ArtsJournal Classic (Text)

AJ Four Ways:
Full View (by category) | Text Only (by date) | Text (by category)headlines only

 

  • Dance

    Seriously, Ballet, What Is Your Deal With Dancers Who Aren’t White?

    “Dancers of color are again supplicants at the gate, begging to be accepted in an art form that literally can’t see us and so will not let us in.”

    Email this to someoneShare on FacebookTweet about this on Twitter

    People Won’t Listen To Scientists ABout Climate Change? Fine, Then Let’s Dance Them To Undertsanding

    “Scientists today believe that such critical information must be disseminated and quickly acted upon to avoid catastrophe. But that is not happening, as indicated by the ‘much talk, little action’ status of climate change. The central need is clearly not for more natural science research (although in many areas it would be very helpful). Rather, the social sciences and humanities need to be reorganized and refocused — ‘rebooted’ — to provide better understanding of human behaviors and how they can be altered.”

    Email this to someoneShare on FacebookTweet about this on Twitter

    How Irish Step Dancing Left Irish Ethnicity Behind

    “When it was whites who made up the majority of U.S. immigrants, it really mattered if you were Irish, Italian, or some other white ethnicity. … Once the distinctions no longer mattered and the stigma of being Irish had faded, then Irish dance could be something anyone did and others would want to do. And, so, now anyone does. The three-time winner of the All-Ireland Dancing Championship in Dublin is a biracial, black, Jewish kid from Ohio.”

    Email this to someoneShare on FacebookTweet about this on Twitter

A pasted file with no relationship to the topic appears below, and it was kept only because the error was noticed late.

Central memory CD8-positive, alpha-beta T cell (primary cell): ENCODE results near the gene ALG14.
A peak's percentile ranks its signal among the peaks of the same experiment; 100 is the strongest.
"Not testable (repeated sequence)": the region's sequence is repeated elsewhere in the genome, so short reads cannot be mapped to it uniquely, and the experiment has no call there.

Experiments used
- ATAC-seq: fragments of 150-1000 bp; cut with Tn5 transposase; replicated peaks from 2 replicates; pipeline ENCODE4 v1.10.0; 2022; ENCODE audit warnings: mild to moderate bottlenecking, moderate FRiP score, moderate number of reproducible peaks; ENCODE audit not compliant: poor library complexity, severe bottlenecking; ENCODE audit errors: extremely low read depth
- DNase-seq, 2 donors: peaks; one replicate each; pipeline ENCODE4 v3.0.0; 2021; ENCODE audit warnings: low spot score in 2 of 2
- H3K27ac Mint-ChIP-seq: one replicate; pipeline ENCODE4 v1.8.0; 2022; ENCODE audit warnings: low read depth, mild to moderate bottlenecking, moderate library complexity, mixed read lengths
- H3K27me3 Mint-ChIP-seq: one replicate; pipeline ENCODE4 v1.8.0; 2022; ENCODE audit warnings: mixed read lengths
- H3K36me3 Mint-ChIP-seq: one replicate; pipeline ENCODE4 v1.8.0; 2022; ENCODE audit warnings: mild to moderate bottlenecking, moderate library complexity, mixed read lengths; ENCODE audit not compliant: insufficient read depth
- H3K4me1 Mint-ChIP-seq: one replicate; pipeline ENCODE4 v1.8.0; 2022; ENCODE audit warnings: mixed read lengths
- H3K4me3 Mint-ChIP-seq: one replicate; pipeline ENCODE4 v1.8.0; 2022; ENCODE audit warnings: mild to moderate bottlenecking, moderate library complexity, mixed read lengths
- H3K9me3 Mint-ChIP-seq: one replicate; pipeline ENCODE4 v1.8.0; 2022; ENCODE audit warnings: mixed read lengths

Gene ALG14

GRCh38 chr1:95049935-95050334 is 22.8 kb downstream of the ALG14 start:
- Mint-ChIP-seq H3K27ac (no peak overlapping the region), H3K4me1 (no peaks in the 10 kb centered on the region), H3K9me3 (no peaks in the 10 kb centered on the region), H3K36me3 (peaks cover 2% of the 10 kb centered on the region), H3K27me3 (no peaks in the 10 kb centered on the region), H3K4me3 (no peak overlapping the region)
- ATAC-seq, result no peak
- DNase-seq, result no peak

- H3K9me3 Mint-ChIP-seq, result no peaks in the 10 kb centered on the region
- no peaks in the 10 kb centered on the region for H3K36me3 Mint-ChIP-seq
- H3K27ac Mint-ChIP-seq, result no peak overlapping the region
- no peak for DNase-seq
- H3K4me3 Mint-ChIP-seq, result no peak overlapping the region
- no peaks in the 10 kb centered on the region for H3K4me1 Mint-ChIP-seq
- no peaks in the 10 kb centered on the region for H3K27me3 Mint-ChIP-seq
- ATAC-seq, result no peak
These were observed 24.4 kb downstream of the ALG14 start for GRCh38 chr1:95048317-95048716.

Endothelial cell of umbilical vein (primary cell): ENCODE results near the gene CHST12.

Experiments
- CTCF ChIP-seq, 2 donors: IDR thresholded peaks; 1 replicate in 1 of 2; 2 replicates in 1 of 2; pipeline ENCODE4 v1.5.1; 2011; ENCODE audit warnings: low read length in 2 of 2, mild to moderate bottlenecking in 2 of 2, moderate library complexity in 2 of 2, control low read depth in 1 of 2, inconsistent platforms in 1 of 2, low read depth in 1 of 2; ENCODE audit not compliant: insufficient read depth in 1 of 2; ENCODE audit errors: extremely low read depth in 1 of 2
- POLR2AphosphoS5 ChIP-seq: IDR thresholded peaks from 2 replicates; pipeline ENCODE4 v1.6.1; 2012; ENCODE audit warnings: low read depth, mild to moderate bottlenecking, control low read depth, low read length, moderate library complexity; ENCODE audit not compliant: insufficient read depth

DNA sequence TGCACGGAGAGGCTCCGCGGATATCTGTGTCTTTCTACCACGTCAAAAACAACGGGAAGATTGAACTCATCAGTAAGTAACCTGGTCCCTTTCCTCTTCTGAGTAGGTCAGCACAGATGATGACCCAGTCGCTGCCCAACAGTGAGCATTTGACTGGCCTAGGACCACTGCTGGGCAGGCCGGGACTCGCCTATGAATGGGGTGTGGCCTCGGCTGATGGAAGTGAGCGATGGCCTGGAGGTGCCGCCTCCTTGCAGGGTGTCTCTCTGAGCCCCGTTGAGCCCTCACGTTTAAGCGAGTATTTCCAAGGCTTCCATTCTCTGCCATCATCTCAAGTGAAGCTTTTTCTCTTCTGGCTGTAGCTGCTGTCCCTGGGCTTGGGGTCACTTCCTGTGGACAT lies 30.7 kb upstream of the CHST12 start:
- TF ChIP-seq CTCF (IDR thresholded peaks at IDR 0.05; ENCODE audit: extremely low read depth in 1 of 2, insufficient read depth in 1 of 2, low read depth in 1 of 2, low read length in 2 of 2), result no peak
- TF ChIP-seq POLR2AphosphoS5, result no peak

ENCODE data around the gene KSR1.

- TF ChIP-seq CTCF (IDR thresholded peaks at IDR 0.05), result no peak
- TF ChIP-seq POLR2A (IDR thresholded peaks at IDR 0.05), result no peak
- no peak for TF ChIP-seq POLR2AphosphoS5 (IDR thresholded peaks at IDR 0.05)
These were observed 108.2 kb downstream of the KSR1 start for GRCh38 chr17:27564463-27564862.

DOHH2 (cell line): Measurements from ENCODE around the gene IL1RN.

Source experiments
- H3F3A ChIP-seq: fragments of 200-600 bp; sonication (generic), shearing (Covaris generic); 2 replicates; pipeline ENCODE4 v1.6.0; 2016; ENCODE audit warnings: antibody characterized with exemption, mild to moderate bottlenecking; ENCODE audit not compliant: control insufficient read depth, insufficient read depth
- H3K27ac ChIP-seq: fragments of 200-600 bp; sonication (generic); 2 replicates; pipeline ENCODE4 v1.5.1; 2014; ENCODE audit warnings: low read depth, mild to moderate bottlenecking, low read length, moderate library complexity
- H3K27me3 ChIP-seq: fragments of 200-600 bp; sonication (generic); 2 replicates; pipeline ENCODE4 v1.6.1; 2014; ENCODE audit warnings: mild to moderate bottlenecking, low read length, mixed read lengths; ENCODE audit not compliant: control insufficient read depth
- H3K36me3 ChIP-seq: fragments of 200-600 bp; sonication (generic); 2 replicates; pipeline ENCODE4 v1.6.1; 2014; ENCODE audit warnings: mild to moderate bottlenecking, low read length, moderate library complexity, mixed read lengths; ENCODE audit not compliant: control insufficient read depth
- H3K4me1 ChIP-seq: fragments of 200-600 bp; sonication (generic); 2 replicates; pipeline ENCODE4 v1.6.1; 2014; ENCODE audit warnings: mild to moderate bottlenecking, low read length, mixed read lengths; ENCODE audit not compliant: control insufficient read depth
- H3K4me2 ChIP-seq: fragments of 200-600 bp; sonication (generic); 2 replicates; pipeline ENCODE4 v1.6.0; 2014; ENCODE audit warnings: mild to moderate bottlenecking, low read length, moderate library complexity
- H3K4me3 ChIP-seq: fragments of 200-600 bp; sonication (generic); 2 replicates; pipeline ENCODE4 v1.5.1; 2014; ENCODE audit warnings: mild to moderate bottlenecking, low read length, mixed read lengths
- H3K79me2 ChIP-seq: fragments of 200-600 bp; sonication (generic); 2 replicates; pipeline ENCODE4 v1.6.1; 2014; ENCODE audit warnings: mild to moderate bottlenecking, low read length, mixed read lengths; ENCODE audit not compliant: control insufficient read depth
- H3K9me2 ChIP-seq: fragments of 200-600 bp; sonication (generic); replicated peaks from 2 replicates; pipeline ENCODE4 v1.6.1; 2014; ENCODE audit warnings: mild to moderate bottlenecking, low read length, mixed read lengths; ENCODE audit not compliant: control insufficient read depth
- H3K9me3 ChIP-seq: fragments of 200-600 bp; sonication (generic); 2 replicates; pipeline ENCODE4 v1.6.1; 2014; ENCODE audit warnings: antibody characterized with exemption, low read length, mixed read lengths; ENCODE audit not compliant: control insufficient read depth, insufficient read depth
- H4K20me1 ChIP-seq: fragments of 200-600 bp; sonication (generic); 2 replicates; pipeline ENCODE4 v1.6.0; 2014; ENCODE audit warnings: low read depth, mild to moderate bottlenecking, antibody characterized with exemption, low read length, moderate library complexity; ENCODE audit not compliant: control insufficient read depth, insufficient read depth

The Hot New Dance In New York? A Dance From Jane Austen’s Time

    “Derived from English country dancing—think of the long paired lines of couples crisscrossing and partner-swapping in all those Jane Austen country-manor balls, now press fast forward—contra offers young urbanites an inclusive atmosphere where they can work up a little sweat away from the gym and touch human beings instead of screens.”

    Email this to someoneShare on FacebookTweet about this on Twitter

    More Dance

  • Ideas

    The Coloring Book For Adults That’s Sweeping The World

    “Fan mail poured in from busy professionals and parents who confided to Ms. Basford that they found coloring in her books relaxing. More accolades flowed on social media, as people posted images from their coloring books.”

    Email this to someoneShare on FacebookTweet about this on Twitter

    Would A Telepathy Machine Help Us – Or Should We Work On Empathy Instead?

    “A telepathy machine, if it could ever be built, would undoubtedly have wonderful applications. It could allow people who are immobilised by a stroke or neurological disease to communicate, or create incredible opportunities for artists to collaborate. But it seems unlikely that it could broadcast world peace.”

    Email this to someoneShare on FacebookTweet about this on Twitter

    The London Skyline Campaign Is Trying To Save The Wrong Thing

    “The look of these buildings matters as does the way they fit into existing surroundings, as does their impact on the street environment. But the height of them isn’t what matters most. It’s whether they provide the homes, offices and shops that the city and its people need.”

    Email this to someoneShare on FacebookTweet about this on Twitter

    How Tech Criticism Is Failing Us

    “That radical critique of technology in America has come to a halt is in no way surprising: it could only be as strong as the emancipatory political vision to which it is attached. No vision, no critique. Lacking any idea of how sensors, algorithms, and databanks could be deployed to serve a non-neoliberal agenda, radical technology critics face an unenviable choice.”

    Email this to someoneShare on FacebookTweet about this on Twitter

    More Ideas

  • Issues

    Museums And Galleries Shutter As Yemen’s Political Unrest Turns To War

    “Yemen’s artists, with photography a prominent art form that has produced several significant female photographers, were still working and producing interesting art, curators say. But ‘it is quite a challenge to be an artist in the country.'”

    Email this to someoneShare on FacebookTweet about this on Twitter